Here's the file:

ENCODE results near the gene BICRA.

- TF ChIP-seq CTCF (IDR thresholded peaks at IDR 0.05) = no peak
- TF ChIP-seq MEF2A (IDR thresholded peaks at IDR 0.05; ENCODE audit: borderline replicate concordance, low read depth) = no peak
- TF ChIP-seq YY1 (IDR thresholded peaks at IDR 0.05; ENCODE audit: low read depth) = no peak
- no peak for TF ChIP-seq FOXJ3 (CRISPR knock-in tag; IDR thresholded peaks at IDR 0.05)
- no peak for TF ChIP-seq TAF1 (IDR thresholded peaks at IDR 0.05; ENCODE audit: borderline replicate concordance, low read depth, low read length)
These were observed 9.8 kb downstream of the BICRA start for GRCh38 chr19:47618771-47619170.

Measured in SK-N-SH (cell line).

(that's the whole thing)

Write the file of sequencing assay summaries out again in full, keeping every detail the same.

ENCODE results near the gene BICRA.

- TF ChIP-seq CTCF (IDR thresholded peaks at IDR 0.05) = no peak
- TF ChIP-seq MEF2A (IDR thresholded peaks at IDR 0.05; ENCODE audit: borderline replicate concordance, low read depth) = no peak
- TF ChIP-seq YY1 (IDR thresholded peaks at IDR 0.05; ENCODE audit: low read depth) = no peak
- no peak for TF ChIP-seq FOXJ3 (CRISPR knock-in tag; IDR thresholded peaks at IDR 0.05)
- no peak for TF ChIP-seq TAF1 (IDR thresholded peaks at IDR 0.05; ENCODE audit: borderline replicate concordance, low read depth, low read length)
These were observed 9.8 kb downstream of the BICRA start for GRCh38 chr19:47618771-47619170.

Measured in SK-N-SH (cell line).